TOUCAN FROM LEVAILLANT’S MAGNIFICENT BIRDS OF PARADISE AFTER BARRABAND
“Le petit Toucan, à ventre rouge No 8“, Red-breasted toucan [Ramphastos Dicolourus], engraving with original hand colouring by Jacques Louis Perée after Jacques Barraband in François Levaillant’s “Histoire naturelle des Oiseaux de paradis et des Rolliers, suivie de celle des Toucans et des Barbus“, published by Langlois in 1801-06.
Jacques Barraband‘s (1767-1809) watercolours and engravings of birds are masterpieces of French ornithological illustration. Most of his stunning portraits were done for the distinguished ornithologist François Levaillant (1753-1824), who commissioned the artist to illustrate his landmark works on African ornithology, including the lavish and striking Histoire Naturelle des Perroquets (1801-05). Images of African birds were popular in early 19th-century France both for their exoticism and for the interest in Africa that Napoleon’s campaigns were generating. The collaboration of Levaillant and Barraband represented a departure from previous ornithological texts in its emphasis on beauty and luxury, with sumptuously coloured and flawlessly rendered birds.
The project was a massive undertaking, which required over 300 finished watercolours. Apart from their undoubted beauty, they display a scientific accuracy that few ornithological artists have matched since. Still, the meticulous hand- coloured engravings in Levaillant’s publications could not match the delicate modulations of tone and colour, the fine lines and perfect draftsmanship of Barraband’s original water colours, which are exceptional in their richness and tonal variation. Each feather is described by dozens of parallel lines, providing remarkable detail and naturalistically textured colour.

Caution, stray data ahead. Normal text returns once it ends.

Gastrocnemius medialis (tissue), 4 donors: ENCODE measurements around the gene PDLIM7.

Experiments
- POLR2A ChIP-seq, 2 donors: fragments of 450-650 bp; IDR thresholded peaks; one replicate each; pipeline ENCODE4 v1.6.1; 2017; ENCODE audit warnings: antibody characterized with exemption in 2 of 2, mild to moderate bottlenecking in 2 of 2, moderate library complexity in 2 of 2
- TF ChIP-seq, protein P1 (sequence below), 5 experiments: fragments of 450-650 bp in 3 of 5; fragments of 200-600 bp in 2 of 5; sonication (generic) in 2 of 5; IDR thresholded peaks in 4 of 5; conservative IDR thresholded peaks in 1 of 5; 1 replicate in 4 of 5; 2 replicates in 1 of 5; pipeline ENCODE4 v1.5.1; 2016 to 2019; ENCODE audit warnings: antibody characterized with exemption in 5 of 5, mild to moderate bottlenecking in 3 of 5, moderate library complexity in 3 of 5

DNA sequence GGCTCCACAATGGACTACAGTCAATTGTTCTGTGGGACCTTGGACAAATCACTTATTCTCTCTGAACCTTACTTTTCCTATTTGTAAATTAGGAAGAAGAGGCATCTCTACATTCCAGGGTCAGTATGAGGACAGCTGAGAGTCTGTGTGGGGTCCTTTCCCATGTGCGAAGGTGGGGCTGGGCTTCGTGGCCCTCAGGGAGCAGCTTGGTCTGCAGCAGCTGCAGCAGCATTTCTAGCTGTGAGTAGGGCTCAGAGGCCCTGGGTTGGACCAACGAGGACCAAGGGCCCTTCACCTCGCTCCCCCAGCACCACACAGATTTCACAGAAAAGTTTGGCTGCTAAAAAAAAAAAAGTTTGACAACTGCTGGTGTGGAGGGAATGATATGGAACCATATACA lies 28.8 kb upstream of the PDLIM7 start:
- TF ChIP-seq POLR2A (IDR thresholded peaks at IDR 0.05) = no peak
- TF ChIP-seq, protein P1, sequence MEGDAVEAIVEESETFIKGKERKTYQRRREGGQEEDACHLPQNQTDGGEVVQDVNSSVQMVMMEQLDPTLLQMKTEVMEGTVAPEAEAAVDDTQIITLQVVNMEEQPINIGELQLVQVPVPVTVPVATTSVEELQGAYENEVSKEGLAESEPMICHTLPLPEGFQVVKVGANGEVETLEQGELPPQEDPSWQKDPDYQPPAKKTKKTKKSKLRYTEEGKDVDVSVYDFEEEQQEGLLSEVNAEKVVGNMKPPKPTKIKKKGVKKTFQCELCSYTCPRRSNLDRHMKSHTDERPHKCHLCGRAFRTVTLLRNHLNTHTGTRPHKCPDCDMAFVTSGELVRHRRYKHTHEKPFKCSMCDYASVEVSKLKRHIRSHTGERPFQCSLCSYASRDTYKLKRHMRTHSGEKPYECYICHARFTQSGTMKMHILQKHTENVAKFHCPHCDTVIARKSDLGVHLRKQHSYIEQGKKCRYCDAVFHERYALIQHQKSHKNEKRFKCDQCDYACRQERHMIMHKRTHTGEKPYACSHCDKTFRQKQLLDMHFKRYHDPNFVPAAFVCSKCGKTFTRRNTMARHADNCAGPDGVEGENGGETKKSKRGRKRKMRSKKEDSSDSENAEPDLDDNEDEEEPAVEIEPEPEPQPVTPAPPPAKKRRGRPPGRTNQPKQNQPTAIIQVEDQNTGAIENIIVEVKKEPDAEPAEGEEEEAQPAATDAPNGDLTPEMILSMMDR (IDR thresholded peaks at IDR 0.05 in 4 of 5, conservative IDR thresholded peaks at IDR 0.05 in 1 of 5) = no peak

The key to Barraband’s renown was his success as an illustrator of luxurious bird books. In addition to illustrating Francois Levaillant’s Histoire naturelle des perroquets, Barraband also executed the original water colours for the ornithologist’s Histoire naturelle des oiseaux de paradis [Birds of Paradise].
Barraband had studied under Joseph Malaine and afterwards worked as a draftsman in the Gobelin tapestry works. He painted porcelains that were exhibited at the Paris Salons from 1798 through 1806, and records at Sèvres show that he supplied drawings to the factory there in 1806. He also decorated the dining-room in Napoleon’s Château de Saint-Cloud, but his work for Francois Levaillant was without doubt the climax of his career. His drawings for Levaillant’s splendid works placed him at the forefront of French ornithological artists at the beginning of the 19th century.
The red-breasted toucan (a.k.a. green-billed toucan), is a near-passerine bird in the family Ramphastidae found in southern and eastern Brazil, Pantanal of Bolivia, eastern Paraguay and far north-eastern Argentina. It is primarily found in the Atlantic Forest. Overall, it is fairly common. It is one of the smallest species of Ramphastos toucans, weighing 265–400 grams and measuring 40–46 cm long in total. Its beak is one of the shortest of Ramphastos toucans at only about 10 cm in length. Its breast is actually orange, with yellow at the sides. The beak is mostly pale greenish-horn.